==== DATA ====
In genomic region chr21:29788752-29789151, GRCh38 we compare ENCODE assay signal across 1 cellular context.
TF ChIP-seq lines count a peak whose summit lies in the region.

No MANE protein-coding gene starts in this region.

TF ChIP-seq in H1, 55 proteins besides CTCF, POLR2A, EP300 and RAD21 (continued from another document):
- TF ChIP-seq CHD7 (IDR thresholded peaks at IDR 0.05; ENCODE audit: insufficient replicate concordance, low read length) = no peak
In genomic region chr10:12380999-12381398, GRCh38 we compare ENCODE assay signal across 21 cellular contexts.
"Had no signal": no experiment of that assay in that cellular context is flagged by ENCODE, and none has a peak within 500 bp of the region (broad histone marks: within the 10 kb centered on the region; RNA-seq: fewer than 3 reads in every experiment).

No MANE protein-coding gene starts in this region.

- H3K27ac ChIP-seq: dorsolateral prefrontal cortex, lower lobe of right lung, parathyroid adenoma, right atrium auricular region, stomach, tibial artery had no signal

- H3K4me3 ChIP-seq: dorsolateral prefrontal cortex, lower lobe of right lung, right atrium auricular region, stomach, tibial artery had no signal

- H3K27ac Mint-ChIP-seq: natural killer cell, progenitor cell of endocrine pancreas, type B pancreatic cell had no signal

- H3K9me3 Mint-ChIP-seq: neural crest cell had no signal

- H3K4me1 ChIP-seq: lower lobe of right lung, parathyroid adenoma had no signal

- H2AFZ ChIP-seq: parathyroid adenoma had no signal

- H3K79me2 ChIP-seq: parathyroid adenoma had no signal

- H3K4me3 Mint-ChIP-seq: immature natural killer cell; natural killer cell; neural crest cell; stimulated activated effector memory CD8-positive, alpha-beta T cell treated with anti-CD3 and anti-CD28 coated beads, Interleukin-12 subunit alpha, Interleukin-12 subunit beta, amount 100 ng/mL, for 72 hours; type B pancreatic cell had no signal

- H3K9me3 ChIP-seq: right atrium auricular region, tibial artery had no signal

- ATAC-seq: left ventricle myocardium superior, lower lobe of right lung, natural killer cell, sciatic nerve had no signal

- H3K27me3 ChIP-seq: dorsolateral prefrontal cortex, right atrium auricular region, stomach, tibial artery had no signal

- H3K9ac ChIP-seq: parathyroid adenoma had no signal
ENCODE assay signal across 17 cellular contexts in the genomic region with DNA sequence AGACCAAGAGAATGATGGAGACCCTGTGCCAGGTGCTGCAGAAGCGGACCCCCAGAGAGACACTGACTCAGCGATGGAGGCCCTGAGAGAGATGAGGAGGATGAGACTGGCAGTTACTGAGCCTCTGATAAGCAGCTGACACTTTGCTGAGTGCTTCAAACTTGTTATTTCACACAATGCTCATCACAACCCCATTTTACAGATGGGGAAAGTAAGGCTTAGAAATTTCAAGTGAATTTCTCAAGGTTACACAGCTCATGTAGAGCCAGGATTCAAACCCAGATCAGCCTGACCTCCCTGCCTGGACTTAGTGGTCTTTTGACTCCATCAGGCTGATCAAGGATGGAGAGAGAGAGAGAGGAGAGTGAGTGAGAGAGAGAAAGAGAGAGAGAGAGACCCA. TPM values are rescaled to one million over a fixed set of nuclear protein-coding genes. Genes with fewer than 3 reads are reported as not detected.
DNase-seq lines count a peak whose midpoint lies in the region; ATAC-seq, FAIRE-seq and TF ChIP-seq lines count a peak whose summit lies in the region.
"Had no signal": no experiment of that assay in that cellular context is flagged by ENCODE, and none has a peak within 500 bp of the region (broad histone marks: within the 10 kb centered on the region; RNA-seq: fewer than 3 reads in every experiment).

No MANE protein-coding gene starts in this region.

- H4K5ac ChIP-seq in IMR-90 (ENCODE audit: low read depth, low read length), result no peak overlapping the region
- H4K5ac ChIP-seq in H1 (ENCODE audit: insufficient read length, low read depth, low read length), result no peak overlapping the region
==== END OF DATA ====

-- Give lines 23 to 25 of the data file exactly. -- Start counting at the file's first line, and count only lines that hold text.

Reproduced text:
"Had no signal": no experiment of that assay in that cellular context is flagged by ENCODE, and none has a peak within 500 bp of the region (broad histone marks: within the 10 kb centered on the region; RNA-seq: fewer than 3 reads in every experiment).

No MANE protein-coding gene starts in this region.

- H4K5ac ChIP-seq in IMR-90 (ENCODE audit: low read depth, low read length), result no peak overlapping the region